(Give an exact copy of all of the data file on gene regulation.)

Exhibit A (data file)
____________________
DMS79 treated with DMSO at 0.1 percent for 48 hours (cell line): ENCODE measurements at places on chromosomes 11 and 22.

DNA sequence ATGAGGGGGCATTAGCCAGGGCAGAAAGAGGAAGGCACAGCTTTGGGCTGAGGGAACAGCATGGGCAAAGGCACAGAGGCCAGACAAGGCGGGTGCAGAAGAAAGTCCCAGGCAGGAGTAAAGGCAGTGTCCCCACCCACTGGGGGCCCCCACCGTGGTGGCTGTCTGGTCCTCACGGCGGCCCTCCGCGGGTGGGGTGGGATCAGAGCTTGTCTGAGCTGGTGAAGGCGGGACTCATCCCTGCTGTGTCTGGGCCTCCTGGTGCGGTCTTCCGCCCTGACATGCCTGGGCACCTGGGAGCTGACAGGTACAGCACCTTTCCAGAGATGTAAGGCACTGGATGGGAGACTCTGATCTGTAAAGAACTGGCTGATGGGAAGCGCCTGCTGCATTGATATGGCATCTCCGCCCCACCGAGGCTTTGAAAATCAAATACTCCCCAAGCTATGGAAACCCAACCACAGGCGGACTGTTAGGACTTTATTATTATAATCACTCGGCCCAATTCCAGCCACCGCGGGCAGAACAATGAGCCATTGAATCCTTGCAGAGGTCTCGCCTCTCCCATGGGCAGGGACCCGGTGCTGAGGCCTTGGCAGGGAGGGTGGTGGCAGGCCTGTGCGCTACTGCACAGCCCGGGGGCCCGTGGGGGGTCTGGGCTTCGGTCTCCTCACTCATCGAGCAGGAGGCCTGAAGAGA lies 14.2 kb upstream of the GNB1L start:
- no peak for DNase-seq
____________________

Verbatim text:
DMS79 treated with DMSO at 0.1 percent for 48 hours (cell line): ENCODE measurements at places on chromosomes 11 and 22.

DNA sequence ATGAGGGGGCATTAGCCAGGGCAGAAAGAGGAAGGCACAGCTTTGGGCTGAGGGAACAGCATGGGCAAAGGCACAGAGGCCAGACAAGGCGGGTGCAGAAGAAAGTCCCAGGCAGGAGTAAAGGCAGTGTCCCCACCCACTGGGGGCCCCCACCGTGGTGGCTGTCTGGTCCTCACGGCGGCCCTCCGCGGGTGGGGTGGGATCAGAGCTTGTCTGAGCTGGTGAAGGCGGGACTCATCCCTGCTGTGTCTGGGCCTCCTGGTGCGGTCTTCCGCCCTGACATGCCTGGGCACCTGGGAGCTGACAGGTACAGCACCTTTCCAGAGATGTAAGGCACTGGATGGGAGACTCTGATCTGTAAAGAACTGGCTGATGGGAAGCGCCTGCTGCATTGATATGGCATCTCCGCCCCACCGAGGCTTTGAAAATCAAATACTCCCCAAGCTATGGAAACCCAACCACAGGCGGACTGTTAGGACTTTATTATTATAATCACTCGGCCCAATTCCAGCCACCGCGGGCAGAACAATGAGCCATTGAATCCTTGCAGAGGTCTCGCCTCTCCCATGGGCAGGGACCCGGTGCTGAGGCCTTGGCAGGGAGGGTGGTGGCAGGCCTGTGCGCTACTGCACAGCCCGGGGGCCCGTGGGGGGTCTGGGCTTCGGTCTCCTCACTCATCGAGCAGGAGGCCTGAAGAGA lies 14.2 kb upstream of the GNB1L start:
- no peak for DNase-seq